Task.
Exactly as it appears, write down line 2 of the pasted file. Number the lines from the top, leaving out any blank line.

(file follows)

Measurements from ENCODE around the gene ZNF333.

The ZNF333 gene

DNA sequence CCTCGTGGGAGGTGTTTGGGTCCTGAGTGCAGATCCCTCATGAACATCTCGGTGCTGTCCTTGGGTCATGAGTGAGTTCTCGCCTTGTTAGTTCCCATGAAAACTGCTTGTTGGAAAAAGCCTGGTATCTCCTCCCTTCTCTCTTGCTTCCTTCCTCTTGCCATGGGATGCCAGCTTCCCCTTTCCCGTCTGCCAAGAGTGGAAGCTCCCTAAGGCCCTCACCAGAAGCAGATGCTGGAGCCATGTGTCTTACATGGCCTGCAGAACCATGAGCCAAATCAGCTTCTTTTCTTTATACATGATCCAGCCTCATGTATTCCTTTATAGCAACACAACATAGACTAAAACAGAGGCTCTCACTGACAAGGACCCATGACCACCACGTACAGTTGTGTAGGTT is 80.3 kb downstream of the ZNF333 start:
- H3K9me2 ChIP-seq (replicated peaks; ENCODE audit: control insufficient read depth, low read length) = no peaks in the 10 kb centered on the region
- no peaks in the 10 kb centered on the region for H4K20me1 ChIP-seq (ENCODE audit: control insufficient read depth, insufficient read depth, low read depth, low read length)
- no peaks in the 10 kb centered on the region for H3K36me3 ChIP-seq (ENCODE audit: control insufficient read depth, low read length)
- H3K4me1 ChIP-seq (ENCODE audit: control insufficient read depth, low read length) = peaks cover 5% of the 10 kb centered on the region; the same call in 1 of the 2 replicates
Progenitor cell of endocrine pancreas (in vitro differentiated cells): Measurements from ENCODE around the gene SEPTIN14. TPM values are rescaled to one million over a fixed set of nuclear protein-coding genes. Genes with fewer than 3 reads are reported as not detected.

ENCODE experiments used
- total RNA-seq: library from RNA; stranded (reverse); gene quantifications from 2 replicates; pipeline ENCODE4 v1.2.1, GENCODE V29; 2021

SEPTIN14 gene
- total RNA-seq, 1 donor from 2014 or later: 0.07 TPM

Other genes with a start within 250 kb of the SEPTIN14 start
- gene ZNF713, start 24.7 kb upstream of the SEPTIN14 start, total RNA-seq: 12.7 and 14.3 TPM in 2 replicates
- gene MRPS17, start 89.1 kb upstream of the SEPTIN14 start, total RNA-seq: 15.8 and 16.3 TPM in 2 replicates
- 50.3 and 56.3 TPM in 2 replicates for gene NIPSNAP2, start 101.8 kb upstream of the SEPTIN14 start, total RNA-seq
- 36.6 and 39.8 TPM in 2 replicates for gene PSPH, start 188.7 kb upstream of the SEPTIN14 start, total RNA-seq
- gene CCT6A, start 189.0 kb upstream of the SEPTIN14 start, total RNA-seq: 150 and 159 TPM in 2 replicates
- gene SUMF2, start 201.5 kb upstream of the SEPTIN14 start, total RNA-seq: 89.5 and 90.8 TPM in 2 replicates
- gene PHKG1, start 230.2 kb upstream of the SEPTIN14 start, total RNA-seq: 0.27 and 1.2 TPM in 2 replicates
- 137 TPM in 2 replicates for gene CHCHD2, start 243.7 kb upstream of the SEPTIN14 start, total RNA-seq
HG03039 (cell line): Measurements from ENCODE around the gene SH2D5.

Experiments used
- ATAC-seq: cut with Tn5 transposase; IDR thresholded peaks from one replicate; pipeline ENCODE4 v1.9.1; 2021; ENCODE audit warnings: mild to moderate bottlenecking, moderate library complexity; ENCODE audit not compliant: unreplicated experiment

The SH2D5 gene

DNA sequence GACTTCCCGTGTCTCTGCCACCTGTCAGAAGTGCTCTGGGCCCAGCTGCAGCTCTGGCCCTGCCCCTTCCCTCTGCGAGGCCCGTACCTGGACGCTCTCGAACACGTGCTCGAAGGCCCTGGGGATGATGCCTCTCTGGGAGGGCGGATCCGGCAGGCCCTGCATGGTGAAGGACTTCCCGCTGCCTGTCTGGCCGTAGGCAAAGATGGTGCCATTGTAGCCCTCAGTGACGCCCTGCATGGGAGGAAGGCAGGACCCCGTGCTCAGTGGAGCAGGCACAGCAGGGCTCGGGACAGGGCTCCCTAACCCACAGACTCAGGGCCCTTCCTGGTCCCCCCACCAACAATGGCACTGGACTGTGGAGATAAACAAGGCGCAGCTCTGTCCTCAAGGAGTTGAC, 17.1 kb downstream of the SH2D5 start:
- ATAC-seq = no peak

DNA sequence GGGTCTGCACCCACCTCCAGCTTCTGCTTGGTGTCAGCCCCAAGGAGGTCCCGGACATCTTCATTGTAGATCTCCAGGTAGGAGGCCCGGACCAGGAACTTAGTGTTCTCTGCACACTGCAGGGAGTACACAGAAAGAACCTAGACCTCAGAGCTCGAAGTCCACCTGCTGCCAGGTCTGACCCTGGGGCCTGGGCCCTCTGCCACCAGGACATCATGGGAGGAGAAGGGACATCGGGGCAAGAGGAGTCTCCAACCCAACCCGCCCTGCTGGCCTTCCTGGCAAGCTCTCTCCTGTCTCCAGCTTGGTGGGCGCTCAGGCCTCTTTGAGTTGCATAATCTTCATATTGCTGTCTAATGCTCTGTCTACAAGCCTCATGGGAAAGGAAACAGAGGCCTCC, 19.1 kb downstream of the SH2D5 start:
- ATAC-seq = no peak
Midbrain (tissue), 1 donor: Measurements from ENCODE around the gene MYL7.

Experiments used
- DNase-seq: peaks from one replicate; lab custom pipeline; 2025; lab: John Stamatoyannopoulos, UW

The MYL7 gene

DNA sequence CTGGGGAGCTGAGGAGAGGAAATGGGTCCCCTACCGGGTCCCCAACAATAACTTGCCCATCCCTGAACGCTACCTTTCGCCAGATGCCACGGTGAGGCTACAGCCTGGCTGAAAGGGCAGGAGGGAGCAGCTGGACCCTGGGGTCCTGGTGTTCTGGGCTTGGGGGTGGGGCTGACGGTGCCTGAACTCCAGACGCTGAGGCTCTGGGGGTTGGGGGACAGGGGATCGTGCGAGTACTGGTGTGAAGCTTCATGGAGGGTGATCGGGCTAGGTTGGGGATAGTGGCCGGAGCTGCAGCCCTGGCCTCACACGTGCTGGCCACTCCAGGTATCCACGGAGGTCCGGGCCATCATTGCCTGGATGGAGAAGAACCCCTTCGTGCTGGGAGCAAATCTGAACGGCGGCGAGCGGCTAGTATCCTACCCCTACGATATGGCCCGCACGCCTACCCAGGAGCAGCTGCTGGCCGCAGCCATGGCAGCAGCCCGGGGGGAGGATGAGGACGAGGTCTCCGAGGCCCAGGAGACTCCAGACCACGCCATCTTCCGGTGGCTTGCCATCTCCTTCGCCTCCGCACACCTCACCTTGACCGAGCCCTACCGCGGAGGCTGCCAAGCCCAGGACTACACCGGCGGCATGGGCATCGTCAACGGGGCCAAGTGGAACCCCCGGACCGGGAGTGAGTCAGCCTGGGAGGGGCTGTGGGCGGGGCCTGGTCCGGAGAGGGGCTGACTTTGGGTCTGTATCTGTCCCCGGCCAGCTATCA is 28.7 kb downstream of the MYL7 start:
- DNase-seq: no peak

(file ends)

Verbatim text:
The ZNF333 gene